“Give it to the monkeys in the back!”

eVERYONE should have somebody like Adie Marks as their first boss.

Adie, to whom only death brought retirement (last week, at the age of 91), was one of the great ad men of the 20th century.

Forget about Doyle, Dane and Bernbach. It’s all about Adie. With Seymour “Slugger” Cohen, he started Gulf State Advertising in Houston, and for 30 years he was the go-to guy for anyone in town who had something to sell.

For example, when a local shoe retailer realized, with horror, that his son had ordered too many children’s shoes by a factor of 10, he went to Adie’s office, and sat in chair while Adie pumped him for details. Marks ran the place like a doctor’s office, with one appointment after another. He did house calls, but most clients enjoyed going there.

Adie would sketch on a big pad while listening to the client, and when he was happy with an idea he’d turn the pad around, and watch the client’s reaction. The headline was written, the type was comped, and the illustration was drawn well enough anyone could get the point. Adie would keep sketching until the ad was approved. On the spot. Then he would walk the client to the door, and drop the sketch off in the art department on the way back to his office. The art director, usually Harry, the chief of the department, would do a finished drawing himself or grab some stock photos out of the filing cabinet, call the type into the typesetter, and by the end of the day have the artwork ready for engraving—or, better, in Adie’s view, for the silkscreen printer to run up billboards.

Adie loved media that didn’t have the high market cost of TV time and newspaper space. (Later, he loved the Internet.) A big campaign might include bus placards, sidewalk benches, sides of milk cartons, even dry cleaner hanger wrappers. As Houston’s new freeways began clogging up with cars in the 60s boom, billboards were perfect local advertising.

For the shoe retailer, overnight, billboards appeared all over Houston with a cute cartoon of a chorus line of children’s feet wearing all different styles of shoes, and the big headline, "Bless Their Little Soles." Corny, but it made the store the children’s shoes market leader for a decade.

*     *     *

Adie’s wife, Jo, is an actress and theater impresario who I met while volunteering on the launch of the Pacifica radio station in 1970. I was 21, and since have aged horribly. Jo, however, has not changed at all, and led, with fire in her eyes, the station’s advisory board through two bombings by the Ku Klux Klan (I am not making this up). The Klan hated Jo for among other things, bringing a delegation from Houston to join in the historic civil rights march in Selma, in 1965. I am not sure Adie was on that march, but he was a great proponent of equality. Equal rights for all.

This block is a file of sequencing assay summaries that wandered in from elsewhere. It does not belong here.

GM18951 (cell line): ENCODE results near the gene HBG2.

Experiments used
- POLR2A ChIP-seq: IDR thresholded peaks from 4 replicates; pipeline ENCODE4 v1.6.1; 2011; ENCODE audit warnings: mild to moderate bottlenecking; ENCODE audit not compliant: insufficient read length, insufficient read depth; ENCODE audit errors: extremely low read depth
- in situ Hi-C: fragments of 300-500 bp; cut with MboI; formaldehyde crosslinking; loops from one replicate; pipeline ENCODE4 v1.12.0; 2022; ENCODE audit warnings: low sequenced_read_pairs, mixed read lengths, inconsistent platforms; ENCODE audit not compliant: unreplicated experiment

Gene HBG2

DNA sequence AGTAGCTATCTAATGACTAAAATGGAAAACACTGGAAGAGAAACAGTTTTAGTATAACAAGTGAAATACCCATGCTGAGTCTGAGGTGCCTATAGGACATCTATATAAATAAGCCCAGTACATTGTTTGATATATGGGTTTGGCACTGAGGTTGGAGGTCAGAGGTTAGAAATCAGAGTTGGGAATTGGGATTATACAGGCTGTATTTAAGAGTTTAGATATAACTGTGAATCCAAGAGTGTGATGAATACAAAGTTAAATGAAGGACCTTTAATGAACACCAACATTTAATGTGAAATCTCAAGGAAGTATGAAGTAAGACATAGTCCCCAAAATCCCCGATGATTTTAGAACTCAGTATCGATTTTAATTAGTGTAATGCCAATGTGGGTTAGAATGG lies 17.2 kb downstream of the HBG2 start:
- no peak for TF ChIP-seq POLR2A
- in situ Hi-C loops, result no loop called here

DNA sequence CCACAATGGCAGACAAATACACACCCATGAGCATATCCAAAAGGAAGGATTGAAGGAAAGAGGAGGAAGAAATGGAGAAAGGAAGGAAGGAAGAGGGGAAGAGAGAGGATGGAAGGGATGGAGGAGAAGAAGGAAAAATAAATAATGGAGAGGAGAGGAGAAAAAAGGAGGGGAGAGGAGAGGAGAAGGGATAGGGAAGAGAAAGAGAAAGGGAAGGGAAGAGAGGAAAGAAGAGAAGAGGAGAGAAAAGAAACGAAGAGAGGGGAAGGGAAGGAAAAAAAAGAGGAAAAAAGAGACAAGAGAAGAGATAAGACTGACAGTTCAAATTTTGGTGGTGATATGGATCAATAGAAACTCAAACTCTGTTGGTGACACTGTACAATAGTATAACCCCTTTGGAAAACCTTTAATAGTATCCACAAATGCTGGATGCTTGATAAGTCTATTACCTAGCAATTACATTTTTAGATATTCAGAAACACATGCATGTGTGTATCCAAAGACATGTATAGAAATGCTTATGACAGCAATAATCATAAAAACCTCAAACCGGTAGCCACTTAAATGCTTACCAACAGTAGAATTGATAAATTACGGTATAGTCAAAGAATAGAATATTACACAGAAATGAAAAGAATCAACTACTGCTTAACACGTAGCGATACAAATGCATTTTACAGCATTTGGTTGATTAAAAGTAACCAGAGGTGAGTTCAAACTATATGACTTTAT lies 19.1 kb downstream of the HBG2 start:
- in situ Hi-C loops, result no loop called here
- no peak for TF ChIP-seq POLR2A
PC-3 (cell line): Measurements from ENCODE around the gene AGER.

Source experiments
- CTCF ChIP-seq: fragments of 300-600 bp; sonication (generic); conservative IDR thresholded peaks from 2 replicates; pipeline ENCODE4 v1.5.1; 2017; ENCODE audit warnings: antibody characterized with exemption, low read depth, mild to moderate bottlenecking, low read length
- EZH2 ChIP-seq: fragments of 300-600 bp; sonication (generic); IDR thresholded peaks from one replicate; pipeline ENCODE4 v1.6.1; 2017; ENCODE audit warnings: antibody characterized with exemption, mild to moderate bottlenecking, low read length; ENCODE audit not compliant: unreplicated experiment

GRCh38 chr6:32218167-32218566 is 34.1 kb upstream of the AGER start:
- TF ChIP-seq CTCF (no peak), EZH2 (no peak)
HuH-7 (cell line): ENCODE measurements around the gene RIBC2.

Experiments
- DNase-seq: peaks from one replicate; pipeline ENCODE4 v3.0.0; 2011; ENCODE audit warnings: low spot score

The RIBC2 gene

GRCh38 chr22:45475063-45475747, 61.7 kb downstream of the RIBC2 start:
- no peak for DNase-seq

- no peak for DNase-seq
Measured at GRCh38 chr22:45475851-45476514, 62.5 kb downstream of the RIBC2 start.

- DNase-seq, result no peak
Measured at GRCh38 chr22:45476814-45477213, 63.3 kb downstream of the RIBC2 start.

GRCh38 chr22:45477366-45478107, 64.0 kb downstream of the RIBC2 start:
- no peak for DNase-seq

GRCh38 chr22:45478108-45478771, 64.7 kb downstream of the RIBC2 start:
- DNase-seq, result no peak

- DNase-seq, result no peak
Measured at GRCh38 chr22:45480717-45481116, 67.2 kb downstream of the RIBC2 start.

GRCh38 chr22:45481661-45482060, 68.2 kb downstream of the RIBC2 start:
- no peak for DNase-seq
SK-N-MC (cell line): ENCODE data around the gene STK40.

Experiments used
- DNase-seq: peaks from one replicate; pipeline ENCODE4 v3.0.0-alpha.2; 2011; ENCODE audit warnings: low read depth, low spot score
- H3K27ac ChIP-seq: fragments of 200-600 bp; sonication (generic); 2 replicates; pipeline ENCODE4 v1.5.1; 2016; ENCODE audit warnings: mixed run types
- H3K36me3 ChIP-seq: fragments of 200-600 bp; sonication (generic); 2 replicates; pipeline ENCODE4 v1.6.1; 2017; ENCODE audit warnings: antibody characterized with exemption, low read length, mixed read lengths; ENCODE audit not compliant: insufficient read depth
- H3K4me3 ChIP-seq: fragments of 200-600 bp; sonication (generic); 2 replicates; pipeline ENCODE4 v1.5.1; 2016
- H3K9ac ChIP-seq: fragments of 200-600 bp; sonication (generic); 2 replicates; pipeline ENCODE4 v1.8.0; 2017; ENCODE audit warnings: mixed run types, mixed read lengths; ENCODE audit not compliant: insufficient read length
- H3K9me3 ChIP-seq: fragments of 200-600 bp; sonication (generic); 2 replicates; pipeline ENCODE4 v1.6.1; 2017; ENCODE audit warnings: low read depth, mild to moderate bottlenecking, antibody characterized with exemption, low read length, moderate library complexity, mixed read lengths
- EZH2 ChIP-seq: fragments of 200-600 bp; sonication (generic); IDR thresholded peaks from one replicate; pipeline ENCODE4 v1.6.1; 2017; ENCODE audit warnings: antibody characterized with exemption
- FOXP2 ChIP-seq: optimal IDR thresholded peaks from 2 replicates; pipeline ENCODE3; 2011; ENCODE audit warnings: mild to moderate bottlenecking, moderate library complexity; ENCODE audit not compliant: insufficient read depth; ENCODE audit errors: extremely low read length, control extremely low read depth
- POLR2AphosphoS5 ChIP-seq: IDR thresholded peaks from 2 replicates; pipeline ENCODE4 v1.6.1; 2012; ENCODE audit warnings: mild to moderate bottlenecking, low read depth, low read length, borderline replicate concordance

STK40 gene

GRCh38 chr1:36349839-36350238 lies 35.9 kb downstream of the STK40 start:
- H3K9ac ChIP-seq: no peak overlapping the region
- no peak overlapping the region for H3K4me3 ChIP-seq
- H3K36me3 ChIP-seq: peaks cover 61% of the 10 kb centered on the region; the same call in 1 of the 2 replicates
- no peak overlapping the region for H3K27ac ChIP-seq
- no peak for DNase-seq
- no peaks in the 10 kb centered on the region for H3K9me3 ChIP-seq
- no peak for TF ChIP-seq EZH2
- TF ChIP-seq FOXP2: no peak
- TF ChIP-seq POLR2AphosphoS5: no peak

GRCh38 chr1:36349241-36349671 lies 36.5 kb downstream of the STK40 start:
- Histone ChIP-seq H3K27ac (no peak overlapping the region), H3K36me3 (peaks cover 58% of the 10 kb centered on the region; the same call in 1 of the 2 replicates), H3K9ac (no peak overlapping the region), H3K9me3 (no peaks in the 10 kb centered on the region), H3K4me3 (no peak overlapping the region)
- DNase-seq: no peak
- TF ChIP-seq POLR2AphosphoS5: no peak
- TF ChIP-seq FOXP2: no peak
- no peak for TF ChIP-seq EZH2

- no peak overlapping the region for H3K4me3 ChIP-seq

Jo showed him the posters I did for KPFT, with big underground cartoons of armadillos and things on one side, and the monthly program guide on the other. And evidently he liked them. When I got back from a summer job at KPFA, the original Pacifica station in Berkeley, redesigning their program guide (and then finding them a new editor, after the original editor quit over the design), Adie called me and asked me to come down to his ad agency to talk about a job. It was the last thing I was looking for, advertising, but after failing to start a magazine or stop the war in Vietnam, I needed a job.

I put together a portfolio, gluing pages I’d designed onto colored Arches paper. It was horrible, and I’ve never made another portfolio, but when I showed it Adie, he kind of liked it. He asked me why I wanted to be a designer, and I gave him a song-and-dance about the joy I derived from putting type and pictures together on a page and seeing it printed and sent out to hundreds and thousands of people.

Adie said, “That’s funny, I’m in it for the money”

I took a job for $113 a week, which seemed like enough. When I mentioned that number to another Gulf State Advertising alumnus from the era, she said that was a lot more than she made, which made me feel bad. Adie was sweet and smart, but oh so cheap, except for the horses.

His sharp sense of economy was built during the lean years of the depression, and the war, and the early post-war years when, everyone has forgotten, middle-class children drank their milk out of old jelly jars.

His family moved from Waco to Houston when he was a kid, and to make some money of his own, Adie started hand-lettering posters for local stores. He made enough to buy some silk screen frames and he would cut out the friskets by hand and print one- and two-color posters. The managers at the race track, Alameda Downs, now long gone, saw some of them, and tracked down Adie and hired him to print 500 four-color posters—a rush order.

Adie took the advance and bought paper and more frames, and he printed through the night before he ran out of drying racks. In the morning he grabbed a couple of neighbor kids and asked them if they would carry the posters, walking them around the block until each coat dried. He paid them a penny a poster, but for a young boy in the late 1930s, it must have been real money because soon a couple of dozen of them were marching around the block.

And this was where the genius of Adie Marks was first revealed. He watched the little parade, and then went inside and called a photographer he knew at the Houston Post. The picture of the line of cute young kids with the horse racing posters appeared on the front page of the Saturday paper, the opening day of the meeting. When Adie went down to collect the balance of his bill, he got a hundred dollar bonus and a pass to the track.

You might guess the rest of the story. Adie lost it all at the track, but became a horse racing fanatic, eventually keeping a number of Houston bookies, ran his own horses, won big, lost big. In the end, he won.

*     *     *

Adie was the guy who pushed the Astrodome into global consciousness by willing it to be called, “the eighth wonder of the world.” If you Google that phrase, you get about 50,000 links. Of course the client, Astrodome developer Judge Hofeinz gets the credit, but Adie said it.

*     *     *

One day, the secretary ushered into his office the makers of Bark dog food, a regional brand that sold to breeders and vets. Adie heard their story, and picked up the phone to the arena in Dallas where the next big dog show was going to be held. “Get me the back cover of the program, and I won’t forget it,” he said.